Although Thyroid UK urges you to complain about bad treatment, you need to be aware of this procedure.
Most NHS Trusts, Clinical Commissioning Groups and hospitals have a procedure for dealing with people who habitually complain or have habitually demanding or vexatious behaviour. One definition of vexatious behaviour is to harass, distress, annoy, tease, cause trouble, agitate, disturb or pursue issues excessively.
If a patient (and/or anyone acting on their behalf) meets certain criteria, they are deemed to be habitual or vexations complainers. The criteria vary slightly between providers but generally, a patient will be classed as a habitual or vexatious complainer if they meet any of the following criteria:
- persisting in pursuing a complaint where the NHS complaints procedure has been fully and properly implemented and exhausted, but no appeal has been made to the Parliamentary Health Service Ombudsman
- seeking to prolong contact by continually raising further concerns or questions upon receipt of a response. (Care must be taken not to discard new issues, which are significantly different from the original issue. These might need to be addressed as separate issues)
- unwilling to accept documented evidence as being factual or denying receipt of an adequate response in spite of correspondence specifically answering their questions, or does not accept that facts can sometimes be difficult to verify when a long period of time has elapsed
- does not clearly identify the precise problem, despite reasonable efforts of PCT staff and, where appropriate, the Independent Complaints and Advocacy Service (ICAS), to help them specify their concerns, and/or where the concerns are not within the remit of the PCT to investigate
- focuses on a matter to an extent which is out of proportion to its significance and continues to focus on this point
- has threatened or used actual physical violence towards staff or their families or associates. This will, of itself, cause personal contact with the person and/or their representatives to be discontinued and the issue will, thereafter, only be pursued through written communication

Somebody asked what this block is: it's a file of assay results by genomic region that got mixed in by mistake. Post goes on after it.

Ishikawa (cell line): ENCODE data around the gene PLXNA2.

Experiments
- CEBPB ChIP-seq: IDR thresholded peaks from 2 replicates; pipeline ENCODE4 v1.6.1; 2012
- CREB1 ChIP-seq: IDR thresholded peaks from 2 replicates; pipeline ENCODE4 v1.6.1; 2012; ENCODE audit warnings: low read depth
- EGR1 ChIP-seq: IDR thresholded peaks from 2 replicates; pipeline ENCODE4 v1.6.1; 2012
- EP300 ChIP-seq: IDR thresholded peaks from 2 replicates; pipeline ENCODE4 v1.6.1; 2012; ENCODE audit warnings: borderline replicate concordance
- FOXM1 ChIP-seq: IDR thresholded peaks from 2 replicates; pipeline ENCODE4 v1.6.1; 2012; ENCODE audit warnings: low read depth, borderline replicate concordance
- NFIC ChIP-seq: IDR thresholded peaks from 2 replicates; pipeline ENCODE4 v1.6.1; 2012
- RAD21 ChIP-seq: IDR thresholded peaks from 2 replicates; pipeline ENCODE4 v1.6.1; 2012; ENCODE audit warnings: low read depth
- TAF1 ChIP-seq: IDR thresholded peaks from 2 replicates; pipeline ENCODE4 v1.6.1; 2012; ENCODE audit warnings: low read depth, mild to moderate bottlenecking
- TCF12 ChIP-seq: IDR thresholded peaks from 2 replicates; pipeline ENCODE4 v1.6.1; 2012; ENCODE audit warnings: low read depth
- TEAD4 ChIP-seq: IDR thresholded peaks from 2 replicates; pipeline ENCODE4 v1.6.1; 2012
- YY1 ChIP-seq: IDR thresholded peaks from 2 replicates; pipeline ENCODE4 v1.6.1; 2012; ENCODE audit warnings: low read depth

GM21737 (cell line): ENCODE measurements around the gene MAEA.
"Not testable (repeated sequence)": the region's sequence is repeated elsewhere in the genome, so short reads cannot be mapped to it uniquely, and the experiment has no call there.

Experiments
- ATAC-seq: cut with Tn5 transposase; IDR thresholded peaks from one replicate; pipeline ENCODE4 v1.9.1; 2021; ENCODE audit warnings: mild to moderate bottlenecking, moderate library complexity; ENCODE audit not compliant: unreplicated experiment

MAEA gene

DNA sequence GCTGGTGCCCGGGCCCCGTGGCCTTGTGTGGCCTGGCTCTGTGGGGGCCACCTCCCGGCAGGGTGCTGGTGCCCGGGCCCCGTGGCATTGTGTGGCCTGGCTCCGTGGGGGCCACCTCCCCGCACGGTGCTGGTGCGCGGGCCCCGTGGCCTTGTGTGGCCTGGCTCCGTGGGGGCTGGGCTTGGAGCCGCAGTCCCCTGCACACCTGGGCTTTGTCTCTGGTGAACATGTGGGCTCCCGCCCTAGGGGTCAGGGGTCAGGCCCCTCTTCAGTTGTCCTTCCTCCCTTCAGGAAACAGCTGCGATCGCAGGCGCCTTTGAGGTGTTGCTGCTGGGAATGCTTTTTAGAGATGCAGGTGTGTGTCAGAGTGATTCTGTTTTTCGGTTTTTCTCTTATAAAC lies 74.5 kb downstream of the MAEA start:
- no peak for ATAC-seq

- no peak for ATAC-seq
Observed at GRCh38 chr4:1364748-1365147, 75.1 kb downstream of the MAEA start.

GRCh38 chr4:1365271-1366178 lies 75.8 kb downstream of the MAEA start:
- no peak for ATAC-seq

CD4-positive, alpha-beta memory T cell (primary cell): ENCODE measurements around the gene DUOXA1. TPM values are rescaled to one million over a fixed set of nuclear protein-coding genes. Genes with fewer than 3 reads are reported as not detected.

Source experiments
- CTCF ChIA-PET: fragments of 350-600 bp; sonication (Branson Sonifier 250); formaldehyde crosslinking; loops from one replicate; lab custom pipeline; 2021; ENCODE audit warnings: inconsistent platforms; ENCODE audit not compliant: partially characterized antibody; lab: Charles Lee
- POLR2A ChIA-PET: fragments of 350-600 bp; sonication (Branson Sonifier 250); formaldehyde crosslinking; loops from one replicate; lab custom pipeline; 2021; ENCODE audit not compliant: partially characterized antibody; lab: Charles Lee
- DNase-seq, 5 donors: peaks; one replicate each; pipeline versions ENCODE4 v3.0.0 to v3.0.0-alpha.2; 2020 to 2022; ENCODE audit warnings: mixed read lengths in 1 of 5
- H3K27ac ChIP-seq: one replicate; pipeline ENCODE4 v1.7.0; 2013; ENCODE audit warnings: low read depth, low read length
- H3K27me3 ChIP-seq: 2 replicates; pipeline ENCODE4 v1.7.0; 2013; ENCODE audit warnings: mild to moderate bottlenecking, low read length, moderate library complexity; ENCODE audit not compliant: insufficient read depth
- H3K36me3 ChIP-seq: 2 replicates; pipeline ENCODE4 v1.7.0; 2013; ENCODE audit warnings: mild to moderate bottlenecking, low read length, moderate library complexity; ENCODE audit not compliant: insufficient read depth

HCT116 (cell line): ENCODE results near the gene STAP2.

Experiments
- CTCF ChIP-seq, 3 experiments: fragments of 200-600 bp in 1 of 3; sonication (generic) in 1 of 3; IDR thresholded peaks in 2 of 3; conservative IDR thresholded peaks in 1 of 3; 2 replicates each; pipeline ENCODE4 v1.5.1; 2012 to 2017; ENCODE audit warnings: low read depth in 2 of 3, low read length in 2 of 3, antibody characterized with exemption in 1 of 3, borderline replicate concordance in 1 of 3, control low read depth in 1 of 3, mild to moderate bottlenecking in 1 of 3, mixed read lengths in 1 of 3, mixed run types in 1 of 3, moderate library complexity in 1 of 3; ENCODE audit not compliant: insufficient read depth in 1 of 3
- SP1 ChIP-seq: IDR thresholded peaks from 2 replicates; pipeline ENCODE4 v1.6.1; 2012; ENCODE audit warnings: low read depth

- has harassed or been personally abusive or verbally aggressive on more than one occasion towards staff dealing with their issue or their families or associates. However, staff must recognise that people may sometimes act out of character at times of stress, anxiety or illness and should make reasonable allowances for this
- has had, in the course of addressing an issue, an excessive number of contacts with the PCT, placing unreasonable demands on staff time or resources. (A contact may be in person, or by telephone, letter, fax or e-mail). Judgement must be used in determining what an “excessive number” of contacts is and this will be based on the specific circumstances of each individual case
- has electronically recorded meetings or face to face/telephone conversations without the prior knowledge or consent of the other parties involved
- displays unreasonable demands or expectations and fails to accept that these may be unreasonable (e.g. insists on responses to enquiries being provided more urgently than is reasonable or normally recognised practice)
If the above criteria are met, the patient will be sent warning letters first to inform them that they may be classed as “habitual or vexatious” and then there are further stages in the policy or procedure that must be adhered to.
Every organisation has its own policy or procedure that they must follow and you can usually find them on the internet for the relevant NHS Trust, Clinical Commissioning Group or hospital.
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